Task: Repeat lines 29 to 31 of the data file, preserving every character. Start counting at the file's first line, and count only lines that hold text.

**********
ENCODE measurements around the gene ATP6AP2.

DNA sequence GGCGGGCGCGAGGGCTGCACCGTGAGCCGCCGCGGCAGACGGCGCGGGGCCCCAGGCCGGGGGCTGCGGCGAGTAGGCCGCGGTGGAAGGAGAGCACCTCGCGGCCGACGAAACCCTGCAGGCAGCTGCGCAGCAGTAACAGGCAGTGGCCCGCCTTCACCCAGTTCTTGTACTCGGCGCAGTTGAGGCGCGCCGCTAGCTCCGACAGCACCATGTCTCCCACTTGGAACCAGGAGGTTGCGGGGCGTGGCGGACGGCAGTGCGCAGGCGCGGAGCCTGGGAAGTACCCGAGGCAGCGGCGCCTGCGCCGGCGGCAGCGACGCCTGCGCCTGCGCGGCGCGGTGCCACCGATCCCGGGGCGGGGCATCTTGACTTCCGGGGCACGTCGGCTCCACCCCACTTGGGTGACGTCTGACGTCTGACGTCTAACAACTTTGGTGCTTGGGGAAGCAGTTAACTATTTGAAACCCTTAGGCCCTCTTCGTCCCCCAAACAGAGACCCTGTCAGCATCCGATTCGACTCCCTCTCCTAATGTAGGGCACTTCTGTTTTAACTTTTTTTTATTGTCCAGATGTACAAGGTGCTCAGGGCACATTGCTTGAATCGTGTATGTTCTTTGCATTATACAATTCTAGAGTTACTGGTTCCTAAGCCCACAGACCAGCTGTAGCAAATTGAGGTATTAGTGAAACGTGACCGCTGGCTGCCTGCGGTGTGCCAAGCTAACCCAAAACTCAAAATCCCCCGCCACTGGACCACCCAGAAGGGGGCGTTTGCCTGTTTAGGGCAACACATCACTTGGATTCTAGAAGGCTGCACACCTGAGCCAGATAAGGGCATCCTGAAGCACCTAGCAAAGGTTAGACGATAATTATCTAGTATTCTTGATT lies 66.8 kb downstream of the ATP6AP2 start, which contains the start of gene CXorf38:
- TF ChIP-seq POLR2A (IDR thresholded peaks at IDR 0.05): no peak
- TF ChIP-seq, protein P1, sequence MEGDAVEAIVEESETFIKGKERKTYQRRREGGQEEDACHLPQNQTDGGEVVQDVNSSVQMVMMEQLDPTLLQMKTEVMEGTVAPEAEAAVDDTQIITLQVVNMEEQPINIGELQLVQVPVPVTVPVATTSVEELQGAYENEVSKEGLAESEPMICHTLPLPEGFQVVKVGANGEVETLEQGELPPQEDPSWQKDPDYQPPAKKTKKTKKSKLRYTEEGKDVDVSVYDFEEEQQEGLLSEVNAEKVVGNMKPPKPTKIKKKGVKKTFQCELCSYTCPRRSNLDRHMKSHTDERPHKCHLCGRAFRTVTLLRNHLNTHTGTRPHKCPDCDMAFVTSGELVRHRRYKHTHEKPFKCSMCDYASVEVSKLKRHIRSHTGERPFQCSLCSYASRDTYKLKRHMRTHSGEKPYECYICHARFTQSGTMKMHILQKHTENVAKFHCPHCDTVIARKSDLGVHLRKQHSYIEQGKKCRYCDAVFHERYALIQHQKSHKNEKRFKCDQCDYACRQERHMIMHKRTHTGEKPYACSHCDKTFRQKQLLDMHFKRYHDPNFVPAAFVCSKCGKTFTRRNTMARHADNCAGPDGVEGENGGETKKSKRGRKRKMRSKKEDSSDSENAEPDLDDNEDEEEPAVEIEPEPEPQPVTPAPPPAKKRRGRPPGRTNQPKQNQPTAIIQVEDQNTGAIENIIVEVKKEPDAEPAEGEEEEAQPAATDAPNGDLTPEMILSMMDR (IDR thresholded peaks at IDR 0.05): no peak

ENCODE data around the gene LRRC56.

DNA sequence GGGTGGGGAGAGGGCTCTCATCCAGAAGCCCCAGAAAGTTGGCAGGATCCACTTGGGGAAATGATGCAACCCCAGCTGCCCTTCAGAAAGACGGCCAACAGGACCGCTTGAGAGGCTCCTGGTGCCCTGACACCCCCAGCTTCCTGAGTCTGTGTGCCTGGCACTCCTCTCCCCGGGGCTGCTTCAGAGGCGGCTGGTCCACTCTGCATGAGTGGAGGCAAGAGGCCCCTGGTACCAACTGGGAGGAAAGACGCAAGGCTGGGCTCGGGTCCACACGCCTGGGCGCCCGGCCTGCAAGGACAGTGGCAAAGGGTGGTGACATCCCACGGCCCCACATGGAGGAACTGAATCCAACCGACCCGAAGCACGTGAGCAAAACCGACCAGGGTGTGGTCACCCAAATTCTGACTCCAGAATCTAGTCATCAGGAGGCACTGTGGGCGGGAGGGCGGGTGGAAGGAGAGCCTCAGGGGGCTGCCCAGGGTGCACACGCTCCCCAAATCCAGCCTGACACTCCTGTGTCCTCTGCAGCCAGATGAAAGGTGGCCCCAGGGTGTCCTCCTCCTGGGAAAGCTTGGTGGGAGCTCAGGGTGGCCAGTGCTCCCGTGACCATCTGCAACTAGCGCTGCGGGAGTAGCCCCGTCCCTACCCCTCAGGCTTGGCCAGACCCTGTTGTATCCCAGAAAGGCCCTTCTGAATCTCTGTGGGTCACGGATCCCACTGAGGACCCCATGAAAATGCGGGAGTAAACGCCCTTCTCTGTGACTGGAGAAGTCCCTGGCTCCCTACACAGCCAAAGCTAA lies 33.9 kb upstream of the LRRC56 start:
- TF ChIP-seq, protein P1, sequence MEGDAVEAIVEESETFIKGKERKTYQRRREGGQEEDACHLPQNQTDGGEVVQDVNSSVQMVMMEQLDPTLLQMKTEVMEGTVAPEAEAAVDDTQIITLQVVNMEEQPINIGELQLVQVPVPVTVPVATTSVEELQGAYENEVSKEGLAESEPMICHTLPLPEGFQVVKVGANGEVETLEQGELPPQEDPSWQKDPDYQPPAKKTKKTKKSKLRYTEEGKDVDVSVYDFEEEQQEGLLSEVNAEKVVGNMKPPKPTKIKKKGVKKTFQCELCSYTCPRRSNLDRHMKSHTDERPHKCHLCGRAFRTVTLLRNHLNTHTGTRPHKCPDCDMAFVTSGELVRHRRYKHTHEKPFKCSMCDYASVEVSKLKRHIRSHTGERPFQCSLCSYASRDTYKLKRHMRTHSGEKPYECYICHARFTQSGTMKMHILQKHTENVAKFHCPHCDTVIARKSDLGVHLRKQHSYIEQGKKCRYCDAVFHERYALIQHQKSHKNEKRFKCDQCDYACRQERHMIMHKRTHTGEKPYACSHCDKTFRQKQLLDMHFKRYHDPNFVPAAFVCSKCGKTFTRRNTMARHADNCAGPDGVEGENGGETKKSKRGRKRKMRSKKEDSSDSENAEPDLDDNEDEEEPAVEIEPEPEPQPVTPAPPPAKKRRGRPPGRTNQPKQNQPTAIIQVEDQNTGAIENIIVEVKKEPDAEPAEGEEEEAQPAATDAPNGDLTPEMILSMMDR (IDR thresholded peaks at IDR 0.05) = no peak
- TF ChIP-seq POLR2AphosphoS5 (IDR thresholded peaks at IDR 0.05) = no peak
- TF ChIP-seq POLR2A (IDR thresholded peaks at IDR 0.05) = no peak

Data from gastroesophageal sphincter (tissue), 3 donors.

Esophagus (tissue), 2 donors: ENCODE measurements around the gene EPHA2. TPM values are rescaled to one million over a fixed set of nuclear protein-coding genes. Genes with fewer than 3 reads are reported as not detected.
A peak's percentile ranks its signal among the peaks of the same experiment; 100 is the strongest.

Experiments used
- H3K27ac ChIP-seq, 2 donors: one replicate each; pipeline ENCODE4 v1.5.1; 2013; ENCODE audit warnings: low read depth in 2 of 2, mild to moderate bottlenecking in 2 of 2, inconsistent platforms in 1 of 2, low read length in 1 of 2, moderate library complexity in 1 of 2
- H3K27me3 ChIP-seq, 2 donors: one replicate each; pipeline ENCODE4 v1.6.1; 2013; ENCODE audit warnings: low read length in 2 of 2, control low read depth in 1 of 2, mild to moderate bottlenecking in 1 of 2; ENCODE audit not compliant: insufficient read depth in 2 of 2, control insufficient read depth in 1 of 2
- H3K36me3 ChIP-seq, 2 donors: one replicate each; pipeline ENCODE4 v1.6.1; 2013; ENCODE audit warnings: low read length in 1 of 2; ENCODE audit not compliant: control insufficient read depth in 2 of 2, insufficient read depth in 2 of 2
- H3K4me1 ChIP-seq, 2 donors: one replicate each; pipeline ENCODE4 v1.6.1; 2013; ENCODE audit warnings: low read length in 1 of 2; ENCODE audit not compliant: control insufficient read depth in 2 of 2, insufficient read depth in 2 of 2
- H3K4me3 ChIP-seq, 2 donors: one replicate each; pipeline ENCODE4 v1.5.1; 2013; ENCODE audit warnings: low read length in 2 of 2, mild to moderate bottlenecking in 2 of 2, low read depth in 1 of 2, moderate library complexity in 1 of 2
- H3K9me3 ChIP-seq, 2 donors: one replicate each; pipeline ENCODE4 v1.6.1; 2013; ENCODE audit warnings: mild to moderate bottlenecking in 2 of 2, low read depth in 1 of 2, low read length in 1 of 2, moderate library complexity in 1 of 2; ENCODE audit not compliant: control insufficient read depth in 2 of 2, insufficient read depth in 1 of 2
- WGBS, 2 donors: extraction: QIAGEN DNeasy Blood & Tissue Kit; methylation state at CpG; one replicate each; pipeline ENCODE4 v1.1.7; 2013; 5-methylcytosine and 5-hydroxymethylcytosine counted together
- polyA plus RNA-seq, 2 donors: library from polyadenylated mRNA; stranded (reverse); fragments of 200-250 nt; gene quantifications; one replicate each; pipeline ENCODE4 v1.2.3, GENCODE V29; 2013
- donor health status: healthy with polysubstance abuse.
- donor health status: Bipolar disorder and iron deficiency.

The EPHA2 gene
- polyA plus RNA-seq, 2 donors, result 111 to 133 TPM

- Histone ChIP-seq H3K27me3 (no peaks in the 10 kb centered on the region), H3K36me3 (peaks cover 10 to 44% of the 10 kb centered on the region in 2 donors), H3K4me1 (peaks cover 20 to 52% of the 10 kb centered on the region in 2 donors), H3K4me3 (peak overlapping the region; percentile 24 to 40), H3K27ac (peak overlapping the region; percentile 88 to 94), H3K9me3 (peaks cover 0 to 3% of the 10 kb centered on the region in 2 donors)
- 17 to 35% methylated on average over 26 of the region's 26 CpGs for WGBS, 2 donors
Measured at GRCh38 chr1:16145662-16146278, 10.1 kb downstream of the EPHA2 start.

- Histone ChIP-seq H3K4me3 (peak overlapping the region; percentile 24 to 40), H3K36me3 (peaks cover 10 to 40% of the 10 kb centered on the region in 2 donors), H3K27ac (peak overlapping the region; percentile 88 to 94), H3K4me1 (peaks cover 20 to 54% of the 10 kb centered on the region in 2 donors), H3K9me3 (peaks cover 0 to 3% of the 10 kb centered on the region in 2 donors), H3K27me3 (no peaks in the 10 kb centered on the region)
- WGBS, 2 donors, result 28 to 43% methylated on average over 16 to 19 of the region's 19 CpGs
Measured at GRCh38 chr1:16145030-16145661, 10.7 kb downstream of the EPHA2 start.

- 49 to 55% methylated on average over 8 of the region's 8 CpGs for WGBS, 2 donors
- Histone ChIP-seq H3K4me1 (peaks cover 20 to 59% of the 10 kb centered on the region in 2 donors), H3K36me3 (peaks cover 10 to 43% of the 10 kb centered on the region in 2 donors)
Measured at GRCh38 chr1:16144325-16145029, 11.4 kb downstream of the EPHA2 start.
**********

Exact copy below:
- Histone ChIP-seq H3K4me3 (peak overlapping the region; percentile 24 to 40), H3K36me3 (peaks cover 10 to 40% of the 10 kb centered on the region in 2 donors), H3K27ac (peak overlapping the region; percentile 88 to 94), H3K4me1 (peaks cover 20 to 54% of the 10 kb centered on the region in 2 donors), H3K9me3 (peaks cover 0 to 3% of the 10 kb centered on the region in 2 donors), H3K27me3 (no peaks in the 10 kb centered on the region)
- WGBS, 2 donors, result 28 to 43% methylated on average over 16 to 19 of the region's 19 CpGs
Measured at GRCh38 chr1:16145030-16145661, 10.7 kb downstream of the EPHA2 start.